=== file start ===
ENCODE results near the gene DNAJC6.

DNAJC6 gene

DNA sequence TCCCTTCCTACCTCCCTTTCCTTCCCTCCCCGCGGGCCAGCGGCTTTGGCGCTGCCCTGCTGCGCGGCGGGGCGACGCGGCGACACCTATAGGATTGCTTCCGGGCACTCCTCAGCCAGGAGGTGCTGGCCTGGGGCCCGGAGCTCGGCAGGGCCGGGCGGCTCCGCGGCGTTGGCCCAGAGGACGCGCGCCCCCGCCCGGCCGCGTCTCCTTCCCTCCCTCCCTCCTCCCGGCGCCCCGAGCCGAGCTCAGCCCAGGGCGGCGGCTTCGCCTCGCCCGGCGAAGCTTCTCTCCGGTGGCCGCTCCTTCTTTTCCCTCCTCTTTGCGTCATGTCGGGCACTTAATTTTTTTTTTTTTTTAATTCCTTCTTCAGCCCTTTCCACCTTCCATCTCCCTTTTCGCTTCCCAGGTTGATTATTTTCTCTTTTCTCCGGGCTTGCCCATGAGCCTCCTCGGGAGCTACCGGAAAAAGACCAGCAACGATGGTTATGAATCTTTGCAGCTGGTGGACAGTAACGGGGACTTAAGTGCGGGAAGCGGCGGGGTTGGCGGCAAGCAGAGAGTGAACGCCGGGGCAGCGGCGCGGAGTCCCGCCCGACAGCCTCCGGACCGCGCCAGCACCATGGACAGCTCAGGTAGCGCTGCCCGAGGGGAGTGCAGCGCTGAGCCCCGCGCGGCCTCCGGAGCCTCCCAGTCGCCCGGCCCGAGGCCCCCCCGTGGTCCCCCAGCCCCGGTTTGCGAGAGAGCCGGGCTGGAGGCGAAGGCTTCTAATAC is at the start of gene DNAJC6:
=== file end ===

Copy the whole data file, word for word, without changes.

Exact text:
ENCODE results near the gene DNAJC6.

DNAJC6 gene

DNA sequence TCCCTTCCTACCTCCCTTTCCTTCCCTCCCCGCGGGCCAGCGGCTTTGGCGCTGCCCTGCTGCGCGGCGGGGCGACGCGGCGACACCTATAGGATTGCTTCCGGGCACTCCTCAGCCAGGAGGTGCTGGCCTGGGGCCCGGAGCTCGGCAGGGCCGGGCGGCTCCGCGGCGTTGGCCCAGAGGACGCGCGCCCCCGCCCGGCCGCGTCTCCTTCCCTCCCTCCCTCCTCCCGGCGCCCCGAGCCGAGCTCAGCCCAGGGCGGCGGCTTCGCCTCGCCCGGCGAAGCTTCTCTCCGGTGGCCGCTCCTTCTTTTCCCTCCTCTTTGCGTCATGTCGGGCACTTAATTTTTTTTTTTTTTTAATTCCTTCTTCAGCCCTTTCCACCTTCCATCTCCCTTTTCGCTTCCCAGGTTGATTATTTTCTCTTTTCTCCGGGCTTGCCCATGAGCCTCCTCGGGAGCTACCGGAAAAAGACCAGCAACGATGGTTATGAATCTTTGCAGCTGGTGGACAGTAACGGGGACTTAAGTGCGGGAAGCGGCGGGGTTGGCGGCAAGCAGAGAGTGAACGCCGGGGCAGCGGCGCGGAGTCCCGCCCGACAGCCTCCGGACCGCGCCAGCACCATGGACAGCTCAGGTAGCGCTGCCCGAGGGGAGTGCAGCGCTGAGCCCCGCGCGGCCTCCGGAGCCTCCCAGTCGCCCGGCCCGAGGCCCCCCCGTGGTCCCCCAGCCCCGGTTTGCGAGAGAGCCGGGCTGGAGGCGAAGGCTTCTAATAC is at the start of gene DNAJC6: